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Updated: January 13, 2020 2020 Economic Forecast

20 on '20: Community colleges will play a key role in workforce development

Courtesy / Maine Community College System
Maine Community College System president David Daigler promotes programs, partnerships and other educational pathways across the system as essential to meet growing demand for skilled workers.

In 2020, Maine Community College System president David Daigler will continue to aggressively promote programs, partnerships and educational pathways as the state addresses the workforce shortage.

“The need for skilled workers is intense and that need will increase as more people retire and fewer Mainers enter the workforce,” he says. “That means the need for workforce development programs, tailored to today’s job market, is more important now than ever, and will grow in the future.”

The community college system is already stretching its resources to expand academic programming and short-term job training, he notes.

“Demand is so strong for these high-quality programs that we are turning away students and putting business partners on waiting lists for 2020-21,” he says. “We cannot meet this need with current funding. We are seeking more funding from the legislature to keep up with the demand.”

In the last two years, the system created 11 workforce training programs in areas like medical assisting, welding and computer support; and built or expanded 10 degree and certificate programs in the trades and technologies. As a result, the number of trainees who completed short-term training programs jumped almost 80%.

“Looking ahead, we’ll measure success by the number of people who get credentials of value that land them good jobs,” he says. “That means different things for different people. It could be a short-term leadership training program that upskills a mid-career employee into a management position. It could be stackable credentials that allows for an entry-level job to pay the bills while the student continues their education. It could be a 2-year program.”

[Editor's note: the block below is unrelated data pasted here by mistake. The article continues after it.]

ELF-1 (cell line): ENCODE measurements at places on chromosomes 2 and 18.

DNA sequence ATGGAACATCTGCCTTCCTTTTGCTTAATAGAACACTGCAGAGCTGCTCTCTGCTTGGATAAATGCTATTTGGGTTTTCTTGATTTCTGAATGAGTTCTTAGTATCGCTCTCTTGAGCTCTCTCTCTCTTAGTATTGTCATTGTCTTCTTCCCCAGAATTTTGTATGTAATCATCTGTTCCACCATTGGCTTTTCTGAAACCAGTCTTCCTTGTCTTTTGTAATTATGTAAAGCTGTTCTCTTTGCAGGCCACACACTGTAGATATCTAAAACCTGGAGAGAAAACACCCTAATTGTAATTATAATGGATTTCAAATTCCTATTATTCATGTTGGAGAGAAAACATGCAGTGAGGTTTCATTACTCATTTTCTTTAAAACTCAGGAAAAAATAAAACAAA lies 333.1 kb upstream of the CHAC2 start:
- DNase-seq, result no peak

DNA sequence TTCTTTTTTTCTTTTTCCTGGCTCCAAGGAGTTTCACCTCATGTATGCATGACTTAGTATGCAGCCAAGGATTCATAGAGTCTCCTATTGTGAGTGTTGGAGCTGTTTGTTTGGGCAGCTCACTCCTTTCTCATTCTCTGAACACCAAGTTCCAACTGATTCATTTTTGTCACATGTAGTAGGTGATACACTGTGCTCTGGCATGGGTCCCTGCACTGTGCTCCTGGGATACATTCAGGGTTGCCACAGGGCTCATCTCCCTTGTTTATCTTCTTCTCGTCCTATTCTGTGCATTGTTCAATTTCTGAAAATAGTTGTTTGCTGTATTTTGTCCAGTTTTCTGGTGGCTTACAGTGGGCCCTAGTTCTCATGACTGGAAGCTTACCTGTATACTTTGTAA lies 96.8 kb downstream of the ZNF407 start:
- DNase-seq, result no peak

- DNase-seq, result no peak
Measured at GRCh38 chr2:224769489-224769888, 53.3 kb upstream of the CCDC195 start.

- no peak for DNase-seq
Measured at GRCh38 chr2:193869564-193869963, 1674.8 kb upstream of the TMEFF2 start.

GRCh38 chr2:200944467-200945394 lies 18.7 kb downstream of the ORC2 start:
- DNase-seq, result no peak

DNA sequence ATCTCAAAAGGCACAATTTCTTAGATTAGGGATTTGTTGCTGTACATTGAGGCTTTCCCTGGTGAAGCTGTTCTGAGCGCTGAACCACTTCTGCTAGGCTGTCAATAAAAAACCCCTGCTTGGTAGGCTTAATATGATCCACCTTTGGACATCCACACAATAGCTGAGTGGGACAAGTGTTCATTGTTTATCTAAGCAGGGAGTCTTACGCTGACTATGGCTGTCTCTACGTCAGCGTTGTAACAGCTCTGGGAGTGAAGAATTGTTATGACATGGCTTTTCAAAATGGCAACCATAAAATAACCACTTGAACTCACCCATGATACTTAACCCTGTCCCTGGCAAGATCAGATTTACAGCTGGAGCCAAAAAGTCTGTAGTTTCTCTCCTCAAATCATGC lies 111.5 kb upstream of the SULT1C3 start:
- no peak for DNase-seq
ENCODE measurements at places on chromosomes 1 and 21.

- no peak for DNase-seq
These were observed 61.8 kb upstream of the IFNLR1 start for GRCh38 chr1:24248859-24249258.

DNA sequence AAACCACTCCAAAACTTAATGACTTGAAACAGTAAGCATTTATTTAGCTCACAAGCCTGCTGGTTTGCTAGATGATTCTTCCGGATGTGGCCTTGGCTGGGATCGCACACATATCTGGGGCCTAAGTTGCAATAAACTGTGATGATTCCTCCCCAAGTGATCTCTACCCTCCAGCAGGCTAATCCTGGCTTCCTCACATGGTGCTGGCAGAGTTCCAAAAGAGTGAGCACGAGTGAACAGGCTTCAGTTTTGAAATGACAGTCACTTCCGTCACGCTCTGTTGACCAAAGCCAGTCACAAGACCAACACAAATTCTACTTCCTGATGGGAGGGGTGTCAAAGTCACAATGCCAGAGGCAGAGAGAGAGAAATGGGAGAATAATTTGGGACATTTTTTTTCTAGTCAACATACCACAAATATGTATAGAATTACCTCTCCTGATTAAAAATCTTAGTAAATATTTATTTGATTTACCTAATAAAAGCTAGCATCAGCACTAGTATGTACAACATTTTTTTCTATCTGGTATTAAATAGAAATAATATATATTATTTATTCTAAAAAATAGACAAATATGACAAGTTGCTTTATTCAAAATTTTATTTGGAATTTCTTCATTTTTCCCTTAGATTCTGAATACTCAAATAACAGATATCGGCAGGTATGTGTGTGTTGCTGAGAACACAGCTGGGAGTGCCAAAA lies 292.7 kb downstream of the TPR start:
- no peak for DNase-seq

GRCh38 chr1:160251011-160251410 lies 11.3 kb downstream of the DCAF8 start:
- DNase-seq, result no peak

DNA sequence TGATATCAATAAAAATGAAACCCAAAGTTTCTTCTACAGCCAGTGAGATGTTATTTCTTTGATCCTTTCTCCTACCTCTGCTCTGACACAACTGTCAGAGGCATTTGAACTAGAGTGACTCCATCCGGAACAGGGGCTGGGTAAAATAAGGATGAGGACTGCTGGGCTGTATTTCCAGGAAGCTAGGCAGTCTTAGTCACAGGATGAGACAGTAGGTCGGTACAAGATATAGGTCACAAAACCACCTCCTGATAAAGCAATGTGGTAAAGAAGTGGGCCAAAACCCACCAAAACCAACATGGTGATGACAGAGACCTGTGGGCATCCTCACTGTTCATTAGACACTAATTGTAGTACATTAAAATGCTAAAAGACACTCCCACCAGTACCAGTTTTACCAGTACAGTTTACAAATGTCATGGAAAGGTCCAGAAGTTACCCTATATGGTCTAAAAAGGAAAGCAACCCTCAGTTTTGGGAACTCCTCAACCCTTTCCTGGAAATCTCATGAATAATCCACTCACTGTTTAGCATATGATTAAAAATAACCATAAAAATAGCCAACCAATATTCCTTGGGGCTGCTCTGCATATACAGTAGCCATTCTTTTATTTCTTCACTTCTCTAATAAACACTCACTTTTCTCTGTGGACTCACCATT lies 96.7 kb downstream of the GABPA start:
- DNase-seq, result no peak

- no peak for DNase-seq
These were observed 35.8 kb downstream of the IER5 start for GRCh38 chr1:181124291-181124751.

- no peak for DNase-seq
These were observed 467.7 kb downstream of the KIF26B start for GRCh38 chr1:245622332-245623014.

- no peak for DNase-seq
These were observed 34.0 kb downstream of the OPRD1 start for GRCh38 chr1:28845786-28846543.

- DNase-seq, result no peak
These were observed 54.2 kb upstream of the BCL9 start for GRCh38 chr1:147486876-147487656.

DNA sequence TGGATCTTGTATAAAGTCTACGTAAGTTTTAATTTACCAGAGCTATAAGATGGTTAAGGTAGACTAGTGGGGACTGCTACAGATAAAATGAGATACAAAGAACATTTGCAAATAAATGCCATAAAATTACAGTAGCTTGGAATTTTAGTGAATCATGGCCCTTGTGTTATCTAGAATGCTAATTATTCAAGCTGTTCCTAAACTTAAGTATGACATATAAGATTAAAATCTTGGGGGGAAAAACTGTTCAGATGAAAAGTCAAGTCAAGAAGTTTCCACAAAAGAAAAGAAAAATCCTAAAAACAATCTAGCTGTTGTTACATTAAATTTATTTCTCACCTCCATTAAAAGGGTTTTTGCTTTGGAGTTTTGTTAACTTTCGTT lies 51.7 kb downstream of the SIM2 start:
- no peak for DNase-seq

He adds, “The only thing holding us back from providing more workforce training is funding, and we’re hard at work lining that up.”

Additional initiatives on the horizon include an increase in short-term job training programs and partnerships with companies to launch new programs tailor-made for their needs.

Daigler sees the success of these initiatives in individual students. One is a recent graduate of the system’s mechanized logging program, a no-tuition, three-month, hands-on training course.

“Before this program, this student was making $11 an hour,” he says. “He got no overtime, no benefits and he struggled to pay his bills and support his family. After he graduated from the program, he got a job at double his previous wages. Other graduates had offers before they even finished.”

Well-paying jobs sit empty because people don’t have certain skills, he says: “That’s where we come in, creating the programs that result in skilled workers ready to enter the workforce.”

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